After more than five years of falling interest rates, which has seen the benchmark Monetary Policy Rate (MPR) falling from well over 20 per cent to a long-term low of 13.5 per cent over the past year, the Bank of Ghana (BoG) has been forced into a sharp reversal with the highest single increase in the benchmark rate since it was first introduced.
Indeed, ahead of the last Monetary Policy Committee (MPC) meeting in March, an increase in the MPR was generally seen as inevitable; as consumer price inflation had been rising since mid-2021, and is at 19.4 per cent for March, the highest level since early 2017.
Inflation rates in much of the western hemisphere, particularly the United States (US) and the United Kingdom (UK), are at their highest levels in nearly half a century.
But it was the sheer magnitude of the central bank’s interest rate hike that has generated discussions. The 250 basis points hike has taken the MPR to 17 per cent, its highest rate in more than half a decade.
This, therefore, appears to negate the expansionary effects of the two per cent cut in the MPR, executed in late March 2020 that was meant to persuade commercial banks in the country to keep on lending to the private sector despite the economic slowdown occasioned by the arrival of the COVID-19 pandemic and the public policy responses introduced to curb its spread.
However, while credit-reliant business people and other potential borrowers are ruing the situation, economists generally agree that the BoG took the most prudent choice — some even say the only choice — under complex, difficult circumstances.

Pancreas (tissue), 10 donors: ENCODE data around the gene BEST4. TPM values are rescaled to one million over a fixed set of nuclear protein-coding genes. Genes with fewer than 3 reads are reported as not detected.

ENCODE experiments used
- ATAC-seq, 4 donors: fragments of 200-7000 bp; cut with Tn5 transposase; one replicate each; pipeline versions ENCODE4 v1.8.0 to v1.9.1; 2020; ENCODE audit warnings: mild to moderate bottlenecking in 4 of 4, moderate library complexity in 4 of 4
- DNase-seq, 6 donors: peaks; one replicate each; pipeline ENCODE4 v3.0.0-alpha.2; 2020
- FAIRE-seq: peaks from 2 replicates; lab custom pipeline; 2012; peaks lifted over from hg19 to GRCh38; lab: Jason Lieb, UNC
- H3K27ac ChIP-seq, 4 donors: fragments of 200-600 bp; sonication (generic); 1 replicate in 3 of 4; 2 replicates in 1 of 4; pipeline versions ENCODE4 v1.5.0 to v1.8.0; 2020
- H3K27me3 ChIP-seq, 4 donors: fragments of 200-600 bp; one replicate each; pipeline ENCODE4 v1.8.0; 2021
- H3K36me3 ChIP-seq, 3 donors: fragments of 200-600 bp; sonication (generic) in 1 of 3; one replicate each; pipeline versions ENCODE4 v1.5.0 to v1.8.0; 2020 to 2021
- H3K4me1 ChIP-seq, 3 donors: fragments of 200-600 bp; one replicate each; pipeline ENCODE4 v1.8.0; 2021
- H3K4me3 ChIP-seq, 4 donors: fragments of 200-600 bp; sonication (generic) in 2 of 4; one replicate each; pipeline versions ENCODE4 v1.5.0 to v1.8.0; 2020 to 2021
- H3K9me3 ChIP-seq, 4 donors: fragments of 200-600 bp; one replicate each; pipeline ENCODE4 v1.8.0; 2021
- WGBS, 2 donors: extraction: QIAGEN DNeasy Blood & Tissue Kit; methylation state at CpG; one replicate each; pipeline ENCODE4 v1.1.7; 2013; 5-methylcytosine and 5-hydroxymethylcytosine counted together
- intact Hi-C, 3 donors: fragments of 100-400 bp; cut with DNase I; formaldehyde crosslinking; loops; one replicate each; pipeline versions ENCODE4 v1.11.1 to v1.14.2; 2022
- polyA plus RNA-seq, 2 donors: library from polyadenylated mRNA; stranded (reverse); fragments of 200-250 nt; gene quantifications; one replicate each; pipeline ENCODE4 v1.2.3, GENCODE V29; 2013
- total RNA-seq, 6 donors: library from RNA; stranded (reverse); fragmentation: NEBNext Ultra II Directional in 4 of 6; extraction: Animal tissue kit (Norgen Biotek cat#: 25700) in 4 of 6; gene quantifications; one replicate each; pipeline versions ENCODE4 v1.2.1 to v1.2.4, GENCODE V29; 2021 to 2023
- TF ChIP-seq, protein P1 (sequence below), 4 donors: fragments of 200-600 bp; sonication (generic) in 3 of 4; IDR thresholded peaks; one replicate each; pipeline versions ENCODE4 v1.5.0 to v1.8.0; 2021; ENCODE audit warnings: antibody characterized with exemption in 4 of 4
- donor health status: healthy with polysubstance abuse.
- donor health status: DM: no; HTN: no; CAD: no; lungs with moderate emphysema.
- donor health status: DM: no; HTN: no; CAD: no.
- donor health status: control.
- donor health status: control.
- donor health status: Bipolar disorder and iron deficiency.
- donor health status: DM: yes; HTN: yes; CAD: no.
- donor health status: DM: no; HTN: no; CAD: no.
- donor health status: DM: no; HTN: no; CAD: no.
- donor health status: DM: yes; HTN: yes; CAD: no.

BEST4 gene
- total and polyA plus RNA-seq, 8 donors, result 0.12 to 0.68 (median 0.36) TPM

Tightening monetary policy, as the best means of curbing rising inflation, has become the most prudent stance for several interrelated reasons. At the core, is the issue of exchange rates.
In a country that is inordinately reliant on imports, this sharp currency depreciation inevitably is contributing heavily to inflation, particularly through its effect on energy costs.
Exchange rate stability
This makes the restoration of exchange rate stability a most urgent imperative; and to achieve it, two things are required.
One is to reduce demand for foreign exchange, which itself has risen sharply over the past year as the country’s economy rebounds from the recession by COVID-19 during the second and third quarters of 2020 and the requisite socio-economic restrictions that formed public policy in 2020 and much of 2021.
The higher cost of cedi financing created by monetary tightening can be expected to slow demand for forex significantly.
The other is to reduce the pace of monetary growth, which was allowed to rise to record highs in 2020 (a year in which broad money supply growth climbed by nearly 30 per cent) by a combination of both fiscal and monetary stimulus in order to dampen the slump in economic activity brought about by COVID-19.
Actually, this, alongside the inevitable global supply chain disruptions brought by the pandemic, is the primary reason why inflation has reached long-term record highs worldwide.